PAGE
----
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Introduction

Phylogenetics refers to the study of evolutionary associations which involve diverse groups or class of organisms. Such evolutionary relationships are discovered by means of molecular statistics and morphological data matrices. The term phylogenetics is a self descriptive term of Greek origin which means "tribe, or race related by birth". Identification, classification, and naming of organisms have been opulently informed by phylogenetics. Moreover, it relates to other biological disciplines in a number of ways, for instance, it overlaps with taxonomy in the science of Phylogenetic Systematic. According to Larget & Simon (1999, 12-17), Phylogenetic Analysis, especially with its interaction with other disciplines, has become an essential feature in establishing the evolutionary tree of life. In this regard, to better understand Phylogenetic Reconstruction, a brief history of the mammalian evolutionary process would be essential.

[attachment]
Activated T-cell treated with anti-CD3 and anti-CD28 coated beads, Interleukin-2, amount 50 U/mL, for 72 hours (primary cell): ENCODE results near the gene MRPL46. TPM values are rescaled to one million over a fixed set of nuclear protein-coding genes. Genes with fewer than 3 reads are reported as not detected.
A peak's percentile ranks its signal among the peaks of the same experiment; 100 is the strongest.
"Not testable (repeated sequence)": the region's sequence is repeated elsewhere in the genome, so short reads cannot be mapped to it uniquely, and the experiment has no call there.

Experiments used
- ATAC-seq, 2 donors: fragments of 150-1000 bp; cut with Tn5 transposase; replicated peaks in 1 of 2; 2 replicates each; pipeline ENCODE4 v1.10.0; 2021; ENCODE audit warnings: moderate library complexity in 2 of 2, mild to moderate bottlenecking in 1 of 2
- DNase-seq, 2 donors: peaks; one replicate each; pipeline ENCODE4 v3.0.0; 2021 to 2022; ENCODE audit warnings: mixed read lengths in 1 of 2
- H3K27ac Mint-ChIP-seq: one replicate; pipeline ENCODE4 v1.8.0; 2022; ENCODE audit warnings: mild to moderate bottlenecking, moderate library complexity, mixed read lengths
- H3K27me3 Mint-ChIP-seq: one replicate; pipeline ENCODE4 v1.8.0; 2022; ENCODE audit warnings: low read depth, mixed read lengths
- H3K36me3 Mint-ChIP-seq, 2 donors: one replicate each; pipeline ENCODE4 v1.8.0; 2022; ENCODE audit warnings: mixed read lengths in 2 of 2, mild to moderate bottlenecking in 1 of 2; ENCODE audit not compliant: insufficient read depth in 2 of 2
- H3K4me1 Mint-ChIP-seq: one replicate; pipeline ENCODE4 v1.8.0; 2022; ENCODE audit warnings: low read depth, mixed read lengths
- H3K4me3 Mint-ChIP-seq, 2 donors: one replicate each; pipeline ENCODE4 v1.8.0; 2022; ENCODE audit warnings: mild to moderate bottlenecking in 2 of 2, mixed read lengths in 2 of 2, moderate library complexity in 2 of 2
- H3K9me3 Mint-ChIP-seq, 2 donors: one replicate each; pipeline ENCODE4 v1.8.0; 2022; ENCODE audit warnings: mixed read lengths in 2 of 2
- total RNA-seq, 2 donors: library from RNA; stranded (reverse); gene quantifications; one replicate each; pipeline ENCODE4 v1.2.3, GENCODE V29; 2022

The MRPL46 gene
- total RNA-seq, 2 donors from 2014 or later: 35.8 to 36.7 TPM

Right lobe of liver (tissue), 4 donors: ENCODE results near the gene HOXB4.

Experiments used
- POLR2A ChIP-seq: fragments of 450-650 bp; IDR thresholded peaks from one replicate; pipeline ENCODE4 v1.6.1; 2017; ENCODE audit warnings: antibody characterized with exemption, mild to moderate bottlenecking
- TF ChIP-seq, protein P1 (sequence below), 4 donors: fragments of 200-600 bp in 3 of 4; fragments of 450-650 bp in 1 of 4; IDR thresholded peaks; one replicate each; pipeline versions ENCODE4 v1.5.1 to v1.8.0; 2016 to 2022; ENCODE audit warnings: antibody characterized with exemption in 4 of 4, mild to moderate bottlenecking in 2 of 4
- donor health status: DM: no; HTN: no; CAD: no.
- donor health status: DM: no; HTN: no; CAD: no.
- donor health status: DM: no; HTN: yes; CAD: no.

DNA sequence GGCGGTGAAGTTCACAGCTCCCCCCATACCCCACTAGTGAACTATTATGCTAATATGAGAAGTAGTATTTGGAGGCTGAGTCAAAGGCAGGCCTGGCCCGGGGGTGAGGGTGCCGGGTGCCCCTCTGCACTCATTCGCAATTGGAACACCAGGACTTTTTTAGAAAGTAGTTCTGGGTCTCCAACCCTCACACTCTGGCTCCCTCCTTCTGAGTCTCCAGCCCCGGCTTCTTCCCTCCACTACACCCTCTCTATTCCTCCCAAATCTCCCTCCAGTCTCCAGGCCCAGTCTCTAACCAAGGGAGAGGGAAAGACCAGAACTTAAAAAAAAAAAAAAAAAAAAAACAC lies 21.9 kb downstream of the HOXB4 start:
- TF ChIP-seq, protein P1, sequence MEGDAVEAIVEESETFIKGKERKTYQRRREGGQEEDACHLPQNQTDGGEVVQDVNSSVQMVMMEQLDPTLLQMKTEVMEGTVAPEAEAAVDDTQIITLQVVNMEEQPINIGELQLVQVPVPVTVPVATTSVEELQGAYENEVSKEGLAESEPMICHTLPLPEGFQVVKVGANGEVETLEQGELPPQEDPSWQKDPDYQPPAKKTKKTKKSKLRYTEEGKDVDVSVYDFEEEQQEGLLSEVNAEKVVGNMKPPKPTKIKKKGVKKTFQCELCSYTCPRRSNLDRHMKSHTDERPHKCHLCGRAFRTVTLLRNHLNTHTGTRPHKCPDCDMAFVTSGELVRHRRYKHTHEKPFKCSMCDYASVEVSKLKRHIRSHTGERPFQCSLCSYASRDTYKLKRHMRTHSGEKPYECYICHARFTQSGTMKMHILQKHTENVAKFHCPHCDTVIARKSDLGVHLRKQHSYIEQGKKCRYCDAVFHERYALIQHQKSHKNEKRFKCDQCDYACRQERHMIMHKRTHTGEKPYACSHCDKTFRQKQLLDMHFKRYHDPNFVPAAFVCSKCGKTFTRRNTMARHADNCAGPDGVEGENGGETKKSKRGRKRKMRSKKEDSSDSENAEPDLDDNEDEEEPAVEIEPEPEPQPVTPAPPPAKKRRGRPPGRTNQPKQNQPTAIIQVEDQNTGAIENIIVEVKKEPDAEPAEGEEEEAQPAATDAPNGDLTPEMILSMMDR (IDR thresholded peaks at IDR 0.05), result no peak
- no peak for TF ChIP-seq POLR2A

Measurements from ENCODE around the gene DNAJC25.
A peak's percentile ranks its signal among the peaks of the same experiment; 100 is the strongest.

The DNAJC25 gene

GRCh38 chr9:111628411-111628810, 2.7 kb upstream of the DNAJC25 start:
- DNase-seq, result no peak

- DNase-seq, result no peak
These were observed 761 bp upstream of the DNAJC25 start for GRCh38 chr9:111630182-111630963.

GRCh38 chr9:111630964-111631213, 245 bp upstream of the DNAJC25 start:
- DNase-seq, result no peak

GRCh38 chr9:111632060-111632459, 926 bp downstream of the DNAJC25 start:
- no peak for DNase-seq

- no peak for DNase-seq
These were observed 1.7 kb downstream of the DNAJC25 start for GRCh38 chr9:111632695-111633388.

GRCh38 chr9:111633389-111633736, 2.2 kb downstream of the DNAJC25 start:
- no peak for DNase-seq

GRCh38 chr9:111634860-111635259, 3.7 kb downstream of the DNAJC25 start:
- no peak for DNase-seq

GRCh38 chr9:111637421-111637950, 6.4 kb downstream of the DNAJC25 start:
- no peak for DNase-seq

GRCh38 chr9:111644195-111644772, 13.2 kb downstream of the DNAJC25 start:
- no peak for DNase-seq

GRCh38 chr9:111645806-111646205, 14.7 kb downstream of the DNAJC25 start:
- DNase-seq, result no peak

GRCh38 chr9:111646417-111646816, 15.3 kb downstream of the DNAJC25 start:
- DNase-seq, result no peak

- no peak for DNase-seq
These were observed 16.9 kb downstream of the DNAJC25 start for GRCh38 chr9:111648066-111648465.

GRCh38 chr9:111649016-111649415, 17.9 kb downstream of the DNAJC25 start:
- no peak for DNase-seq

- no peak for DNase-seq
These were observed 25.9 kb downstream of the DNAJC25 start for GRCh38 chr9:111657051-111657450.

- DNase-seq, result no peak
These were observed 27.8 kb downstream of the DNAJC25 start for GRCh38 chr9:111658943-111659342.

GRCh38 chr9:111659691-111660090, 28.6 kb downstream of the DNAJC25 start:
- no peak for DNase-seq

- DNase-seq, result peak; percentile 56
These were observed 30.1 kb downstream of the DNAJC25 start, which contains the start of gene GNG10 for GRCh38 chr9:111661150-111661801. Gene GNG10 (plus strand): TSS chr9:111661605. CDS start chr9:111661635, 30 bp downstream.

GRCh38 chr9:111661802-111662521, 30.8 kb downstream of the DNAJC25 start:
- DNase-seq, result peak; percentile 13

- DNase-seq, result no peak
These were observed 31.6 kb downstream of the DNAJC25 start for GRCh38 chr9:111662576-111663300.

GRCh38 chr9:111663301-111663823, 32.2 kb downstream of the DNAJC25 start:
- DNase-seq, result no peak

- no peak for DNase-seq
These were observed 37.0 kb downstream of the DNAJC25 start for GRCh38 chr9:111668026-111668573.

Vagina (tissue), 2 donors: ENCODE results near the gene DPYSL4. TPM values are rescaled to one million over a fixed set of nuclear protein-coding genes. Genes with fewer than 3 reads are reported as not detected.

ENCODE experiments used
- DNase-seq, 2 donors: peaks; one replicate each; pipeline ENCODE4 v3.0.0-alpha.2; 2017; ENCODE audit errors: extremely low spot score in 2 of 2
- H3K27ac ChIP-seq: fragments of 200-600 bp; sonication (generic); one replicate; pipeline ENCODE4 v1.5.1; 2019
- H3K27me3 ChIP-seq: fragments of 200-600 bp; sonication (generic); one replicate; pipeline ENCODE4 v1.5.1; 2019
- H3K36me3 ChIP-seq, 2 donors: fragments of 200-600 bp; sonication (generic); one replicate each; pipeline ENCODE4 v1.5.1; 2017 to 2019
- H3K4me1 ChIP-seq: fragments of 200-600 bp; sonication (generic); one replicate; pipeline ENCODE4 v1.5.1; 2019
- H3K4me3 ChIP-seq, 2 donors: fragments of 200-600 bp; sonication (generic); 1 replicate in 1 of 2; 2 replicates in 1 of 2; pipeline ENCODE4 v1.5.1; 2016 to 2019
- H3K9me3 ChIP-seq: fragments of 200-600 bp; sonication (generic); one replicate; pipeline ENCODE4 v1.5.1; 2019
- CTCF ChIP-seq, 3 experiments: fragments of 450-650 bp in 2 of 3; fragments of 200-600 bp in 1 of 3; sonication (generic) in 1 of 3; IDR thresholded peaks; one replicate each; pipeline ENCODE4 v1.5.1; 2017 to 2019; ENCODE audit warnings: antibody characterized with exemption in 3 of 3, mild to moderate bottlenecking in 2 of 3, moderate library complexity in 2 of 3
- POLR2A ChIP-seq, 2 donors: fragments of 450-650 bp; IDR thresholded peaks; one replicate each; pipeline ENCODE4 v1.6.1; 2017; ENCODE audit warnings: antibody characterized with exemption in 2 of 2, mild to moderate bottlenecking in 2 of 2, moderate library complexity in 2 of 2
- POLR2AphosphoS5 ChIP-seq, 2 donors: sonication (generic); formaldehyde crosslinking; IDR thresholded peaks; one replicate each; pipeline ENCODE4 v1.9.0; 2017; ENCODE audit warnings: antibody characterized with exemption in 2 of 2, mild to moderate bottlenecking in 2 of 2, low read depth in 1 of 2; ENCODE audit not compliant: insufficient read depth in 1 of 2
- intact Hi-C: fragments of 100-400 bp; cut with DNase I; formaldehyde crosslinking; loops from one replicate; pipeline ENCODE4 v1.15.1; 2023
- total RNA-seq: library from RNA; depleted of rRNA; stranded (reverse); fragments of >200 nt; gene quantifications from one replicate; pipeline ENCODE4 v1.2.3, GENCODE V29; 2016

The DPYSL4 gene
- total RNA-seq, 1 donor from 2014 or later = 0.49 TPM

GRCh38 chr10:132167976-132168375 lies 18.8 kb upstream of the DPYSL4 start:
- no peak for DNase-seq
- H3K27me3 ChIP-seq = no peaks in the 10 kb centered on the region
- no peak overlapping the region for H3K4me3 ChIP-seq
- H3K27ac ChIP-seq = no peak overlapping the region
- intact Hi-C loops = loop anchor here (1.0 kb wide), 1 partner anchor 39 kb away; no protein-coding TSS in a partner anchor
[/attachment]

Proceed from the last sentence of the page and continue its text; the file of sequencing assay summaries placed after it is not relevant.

The evolution of mammals throughout history was a gradual process stretching approximately fifty million years, between 280 and 230 million years ago (the Permian Period). Furthermore, between 230 million years ago and 190 million years ago (Triassic Period), many organisms which resembled mammals came into existence. These organisms were not biologically mammals as they lacked some of the mammalian characteristics. Nonetheless, they were considered as the antecedents of mammals. It was not until the Jurassic Period (190 and 135 million years ago) that the first true mammals appeared.  The Jurassic Period was also marked by great evolutionary transformations, key among them being the end of ancient reptiles as well as the appearance of flowering plants and modern insects (Murphy et al, 45).

The earliest mammals, that is the eutherian and pouched mammals acquired new life forms and established biological environments through which all modern mammals have appeared. Since their appearance, many other mammals have emerged with more or less similar characteristics. In this regard, in a bid to examine the mammalian evolution, researchers have employed a number of phylogenetic techniques which are exemplified by: Maximum Parsimony; Minimum Evolution; Maximum Likelihood and Bayesian Analyses. In this study, we shall be confined to a literary review of Maximum Parsimony and Minimum Evolution while pointing out their strengths and weaknesses.